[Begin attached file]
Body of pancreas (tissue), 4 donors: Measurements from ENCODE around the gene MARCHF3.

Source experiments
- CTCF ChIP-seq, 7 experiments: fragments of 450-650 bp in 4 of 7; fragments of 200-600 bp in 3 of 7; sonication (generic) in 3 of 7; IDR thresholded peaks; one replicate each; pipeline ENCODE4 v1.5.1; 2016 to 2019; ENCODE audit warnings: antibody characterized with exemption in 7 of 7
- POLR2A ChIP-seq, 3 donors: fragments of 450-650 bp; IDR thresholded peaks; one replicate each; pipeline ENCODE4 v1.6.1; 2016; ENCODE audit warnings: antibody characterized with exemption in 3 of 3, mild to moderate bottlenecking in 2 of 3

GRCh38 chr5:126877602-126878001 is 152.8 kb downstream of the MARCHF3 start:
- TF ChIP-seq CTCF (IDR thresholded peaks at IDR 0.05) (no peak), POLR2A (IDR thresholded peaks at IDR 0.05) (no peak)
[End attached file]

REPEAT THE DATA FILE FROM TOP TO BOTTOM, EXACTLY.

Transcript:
Body of pancreas (tissue), 4 donors: Measurements from ENCODE around the gene MARCHF3.

Source experiments
- CTCF ChIP-seq, 7 experiments: fragments of 450-650 bp in 4 of 7; fragments of 200-600 bp in 3 of 7; sonication (generic) in 3 of 7; IDR thresholded peaks; one replicate each; pipeline ENCODE4 v1.5.1; 2016 to 2019; ENCODE audit warnings: antibody characterized with exemption in 7 of 7
- POLR2A ChIP-seq, 3 donors: fragments of 450-650 bp; IDR thresholded peaks; one replicate each; pipeline ENCODE4 v1.6.1; 2016; ENCODE audit warnings: antibody characterized with exemption in 3 of 3, mild to moderate bottlenecking in 2 of 3

GRCh38 chr5:126877602-126878001 is 152.8 kb downstream of the MARCHF3 start:
- TF ChIP-seq CTCF (IDR thresholded peaks at IDR 0.05) (no peak), POLR2A (IDR thresholded peaks at IDR 0.05) (no peak)